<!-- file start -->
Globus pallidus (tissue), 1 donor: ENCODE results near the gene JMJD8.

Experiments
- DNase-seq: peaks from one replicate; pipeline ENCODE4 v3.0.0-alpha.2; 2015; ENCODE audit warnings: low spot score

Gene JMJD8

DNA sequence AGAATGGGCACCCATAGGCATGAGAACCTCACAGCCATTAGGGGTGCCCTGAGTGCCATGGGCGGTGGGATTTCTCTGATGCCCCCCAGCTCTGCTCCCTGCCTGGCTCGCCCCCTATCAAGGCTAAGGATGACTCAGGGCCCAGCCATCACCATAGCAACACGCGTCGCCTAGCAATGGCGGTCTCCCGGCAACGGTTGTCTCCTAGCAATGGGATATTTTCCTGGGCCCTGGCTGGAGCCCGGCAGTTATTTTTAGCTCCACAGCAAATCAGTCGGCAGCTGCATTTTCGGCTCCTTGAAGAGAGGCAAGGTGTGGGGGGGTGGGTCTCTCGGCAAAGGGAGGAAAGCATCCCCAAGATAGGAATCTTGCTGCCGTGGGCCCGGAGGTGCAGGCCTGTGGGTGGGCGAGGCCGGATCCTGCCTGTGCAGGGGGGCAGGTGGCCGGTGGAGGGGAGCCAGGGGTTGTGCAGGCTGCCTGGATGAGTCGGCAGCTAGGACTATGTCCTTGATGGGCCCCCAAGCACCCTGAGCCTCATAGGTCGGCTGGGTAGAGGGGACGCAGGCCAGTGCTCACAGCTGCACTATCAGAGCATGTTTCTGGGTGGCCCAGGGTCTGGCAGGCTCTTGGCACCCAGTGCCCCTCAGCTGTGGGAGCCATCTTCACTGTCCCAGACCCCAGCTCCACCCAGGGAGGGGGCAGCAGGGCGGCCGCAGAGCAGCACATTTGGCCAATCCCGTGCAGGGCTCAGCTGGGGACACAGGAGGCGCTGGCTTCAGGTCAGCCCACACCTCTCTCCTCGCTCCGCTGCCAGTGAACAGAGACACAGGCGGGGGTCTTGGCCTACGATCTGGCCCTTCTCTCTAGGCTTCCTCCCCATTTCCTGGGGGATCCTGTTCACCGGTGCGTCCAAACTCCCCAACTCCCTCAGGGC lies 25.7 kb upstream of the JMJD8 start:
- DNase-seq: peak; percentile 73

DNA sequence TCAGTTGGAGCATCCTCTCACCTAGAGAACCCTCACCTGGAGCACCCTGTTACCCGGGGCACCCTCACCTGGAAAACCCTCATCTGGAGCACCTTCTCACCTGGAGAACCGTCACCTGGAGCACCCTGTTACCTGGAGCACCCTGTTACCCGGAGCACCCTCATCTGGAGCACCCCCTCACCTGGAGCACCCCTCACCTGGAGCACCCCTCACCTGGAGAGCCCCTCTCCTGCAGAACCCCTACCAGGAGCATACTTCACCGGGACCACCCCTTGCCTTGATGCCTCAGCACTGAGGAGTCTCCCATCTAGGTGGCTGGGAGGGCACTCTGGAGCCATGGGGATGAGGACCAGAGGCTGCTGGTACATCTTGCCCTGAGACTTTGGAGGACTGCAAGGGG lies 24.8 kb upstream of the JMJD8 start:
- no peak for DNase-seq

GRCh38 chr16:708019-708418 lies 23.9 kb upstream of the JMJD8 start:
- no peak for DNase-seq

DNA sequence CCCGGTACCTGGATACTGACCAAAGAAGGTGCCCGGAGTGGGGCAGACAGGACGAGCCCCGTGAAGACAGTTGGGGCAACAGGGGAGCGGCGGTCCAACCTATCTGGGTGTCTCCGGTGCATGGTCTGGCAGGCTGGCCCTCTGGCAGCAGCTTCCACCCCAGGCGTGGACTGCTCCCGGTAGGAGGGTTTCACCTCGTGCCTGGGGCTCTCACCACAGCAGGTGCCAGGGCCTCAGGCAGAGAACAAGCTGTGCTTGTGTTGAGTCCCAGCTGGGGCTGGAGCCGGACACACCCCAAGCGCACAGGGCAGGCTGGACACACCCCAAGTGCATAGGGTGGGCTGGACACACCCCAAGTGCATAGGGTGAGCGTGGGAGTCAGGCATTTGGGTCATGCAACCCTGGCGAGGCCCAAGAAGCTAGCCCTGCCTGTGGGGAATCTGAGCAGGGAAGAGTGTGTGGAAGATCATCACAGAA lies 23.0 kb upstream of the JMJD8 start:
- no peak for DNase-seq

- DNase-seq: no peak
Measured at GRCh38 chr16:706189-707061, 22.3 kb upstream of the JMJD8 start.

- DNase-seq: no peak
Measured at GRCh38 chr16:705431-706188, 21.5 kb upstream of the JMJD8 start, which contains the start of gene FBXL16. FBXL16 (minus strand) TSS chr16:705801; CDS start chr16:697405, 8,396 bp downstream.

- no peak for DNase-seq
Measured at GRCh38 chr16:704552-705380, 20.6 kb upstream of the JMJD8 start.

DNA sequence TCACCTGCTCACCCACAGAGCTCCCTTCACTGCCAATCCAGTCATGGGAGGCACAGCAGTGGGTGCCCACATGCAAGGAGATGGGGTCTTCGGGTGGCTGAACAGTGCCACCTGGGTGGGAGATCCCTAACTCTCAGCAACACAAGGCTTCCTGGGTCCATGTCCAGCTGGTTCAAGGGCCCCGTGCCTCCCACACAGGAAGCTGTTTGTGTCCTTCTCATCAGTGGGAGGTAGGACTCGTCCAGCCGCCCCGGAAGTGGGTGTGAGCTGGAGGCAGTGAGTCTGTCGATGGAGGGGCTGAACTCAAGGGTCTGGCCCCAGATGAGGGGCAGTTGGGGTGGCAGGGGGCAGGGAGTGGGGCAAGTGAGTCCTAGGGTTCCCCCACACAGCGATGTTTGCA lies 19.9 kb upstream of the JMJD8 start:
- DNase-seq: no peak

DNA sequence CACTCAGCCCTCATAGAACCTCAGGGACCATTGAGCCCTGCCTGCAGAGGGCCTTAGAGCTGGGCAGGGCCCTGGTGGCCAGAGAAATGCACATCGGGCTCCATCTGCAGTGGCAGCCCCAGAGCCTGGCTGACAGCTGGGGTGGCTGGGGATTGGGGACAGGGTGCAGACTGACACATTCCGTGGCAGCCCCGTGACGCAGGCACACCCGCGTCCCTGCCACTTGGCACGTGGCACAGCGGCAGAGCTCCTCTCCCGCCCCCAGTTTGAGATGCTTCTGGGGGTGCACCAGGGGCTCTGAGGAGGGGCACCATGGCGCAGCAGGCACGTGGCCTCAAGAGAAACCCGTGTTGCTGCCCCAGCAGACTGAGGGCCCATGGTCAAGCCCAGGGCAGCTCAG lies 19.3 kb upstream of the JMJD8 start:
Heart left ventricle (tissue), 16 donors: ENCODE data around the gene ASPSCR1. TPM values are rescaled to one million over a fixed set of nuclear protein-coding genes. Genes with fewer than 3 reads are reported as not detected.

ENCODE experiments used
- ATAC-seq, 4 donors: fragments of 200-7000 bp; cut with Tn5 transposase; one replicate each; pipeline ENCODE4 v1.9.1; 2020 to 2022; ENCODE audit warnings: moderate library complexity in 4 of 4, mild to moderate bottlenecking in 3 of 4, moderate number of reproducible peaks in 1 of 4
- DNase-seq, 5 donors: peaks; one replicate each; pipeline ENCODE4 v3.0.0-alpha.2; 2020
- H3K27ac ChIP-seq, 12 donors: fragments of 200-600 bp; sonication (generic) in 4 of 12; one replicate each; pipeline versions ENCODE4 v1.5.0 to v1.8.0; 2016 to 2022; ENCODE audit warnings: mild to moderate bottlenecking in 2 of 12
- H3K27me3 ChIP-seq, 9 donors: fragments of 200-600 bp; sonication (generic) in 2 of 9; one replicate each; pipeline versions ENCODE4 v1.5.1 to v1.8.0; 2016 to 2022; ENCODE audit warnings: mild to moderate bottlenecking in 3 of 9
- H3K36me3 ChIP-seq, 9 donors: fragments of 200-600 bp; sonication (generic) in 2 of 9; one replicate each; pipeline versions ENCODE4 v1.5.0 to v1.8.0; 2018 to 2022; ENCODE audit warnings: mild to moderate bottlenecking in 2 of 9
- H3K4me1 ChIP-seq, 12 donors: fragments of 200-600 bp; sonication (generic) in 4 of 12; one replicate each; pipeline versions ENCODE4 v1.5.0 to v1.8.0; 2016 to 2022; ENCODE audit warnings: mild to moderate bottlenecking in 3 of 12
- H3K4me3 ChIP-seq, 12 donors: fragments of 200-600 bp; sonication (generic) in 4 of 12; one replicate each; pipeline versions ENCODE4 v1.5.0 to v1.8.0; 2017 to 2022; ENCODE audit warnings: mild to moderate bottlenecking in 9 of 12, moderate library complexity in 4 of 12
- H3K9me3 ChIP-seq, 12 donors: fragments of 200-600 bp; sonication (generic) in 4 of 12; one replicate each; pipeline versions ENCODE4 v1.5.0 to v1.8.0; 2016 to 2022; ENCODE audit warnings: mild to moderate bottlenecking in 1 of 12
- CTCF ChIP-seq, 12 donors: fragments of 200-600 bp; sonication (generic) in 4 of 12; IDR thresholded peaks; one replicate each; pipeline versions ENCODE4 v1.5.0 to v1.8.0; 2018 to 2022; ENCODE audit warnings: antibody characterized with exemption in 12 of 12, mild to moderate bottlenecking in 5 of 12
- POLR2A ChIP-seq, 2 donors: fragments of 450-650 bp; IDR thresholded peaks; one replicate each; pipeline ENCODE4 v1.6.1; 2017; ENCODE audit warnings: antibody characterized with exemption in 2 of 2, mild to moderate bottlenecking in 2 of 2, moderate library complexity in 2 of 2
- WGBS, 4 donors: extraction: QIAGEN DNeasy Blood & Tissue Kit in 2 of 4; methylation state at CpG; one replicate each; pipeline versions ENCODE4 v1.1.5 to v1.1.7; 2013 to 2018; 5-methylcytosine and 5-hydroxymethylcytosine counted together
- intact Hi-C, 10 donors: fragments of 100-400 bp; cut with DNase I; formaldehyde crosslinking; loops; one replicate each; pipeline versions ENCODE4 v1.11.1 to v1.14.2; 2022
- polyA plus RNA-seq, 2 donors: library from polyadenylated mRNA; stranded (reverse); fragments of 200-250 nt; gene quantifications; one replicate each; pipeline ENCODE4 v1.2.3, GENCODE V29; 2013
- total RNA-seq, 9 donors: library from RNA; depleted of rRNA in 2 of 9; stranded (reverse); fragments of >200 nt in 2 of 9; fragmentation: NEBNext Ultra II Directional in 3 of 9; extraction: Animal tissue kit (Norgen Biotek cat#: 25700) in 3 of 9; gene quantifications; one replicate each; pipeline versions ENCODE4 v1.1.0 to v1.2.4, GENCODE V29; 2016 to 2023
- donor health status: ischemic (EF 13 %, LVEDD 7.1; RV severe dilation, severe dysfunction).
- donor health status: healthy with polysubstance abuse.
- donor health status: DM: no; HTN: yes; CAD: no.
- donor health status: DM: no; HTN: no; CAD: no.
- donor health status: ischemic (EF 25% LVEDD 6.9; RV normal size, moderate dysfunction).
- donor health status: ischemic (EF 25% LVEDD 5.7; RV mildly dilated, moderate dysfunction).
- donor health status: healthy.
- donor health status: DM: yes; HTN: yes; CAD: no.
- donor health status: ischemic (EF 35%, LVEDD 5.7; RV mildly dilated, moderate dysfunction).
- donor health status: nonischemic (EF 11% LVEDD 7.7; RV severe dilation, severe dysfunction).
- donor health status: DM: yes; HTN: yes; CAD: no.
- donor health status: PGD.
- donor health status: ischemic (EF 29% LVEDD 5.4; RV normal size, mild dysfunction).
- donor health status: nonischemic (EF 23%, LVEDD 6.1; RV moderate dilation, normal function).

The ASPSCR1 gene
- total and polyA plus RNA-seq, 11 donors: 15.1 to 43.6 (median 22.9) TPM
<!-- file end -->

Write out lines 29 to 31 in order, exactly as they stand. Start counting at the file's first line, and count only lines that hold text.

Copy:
- H3K4me1 ChIP-seq, 12 donors: fragments of 200-600 bp; sonication (generic) in 4 of 12; one replicate each; pipeline versions ENCODE4 v1.5.0 to v1.8.0; 2016 to 2022; ENCODE audit warnings: mild to moderate bottlenecking in 3 of 12
- H3K4me3 ChIP-seq, 12 donors: fragments of 200-600 bp; sonication (generic) in 4 of 12; one replicate each; pipeline versions ENCODE4 v1.5.0 to v1.8.0; 2017 to 2022; ENCODE audit warnings: mild to moderate bottlenecking in 9 of 12, moderate library complexity in 4 of 12
- H3K9me3 ChIP-seq, 12 donors: fragments of 200-600 bp; sonication (generic) in 4 of 12; one replicate each; pipeline versions ENCODE4 v1.5.0 to v1.8.0; 2016 to 2022; ENCODE audit warnings: mild to moderate bottlenecking in 1 of 12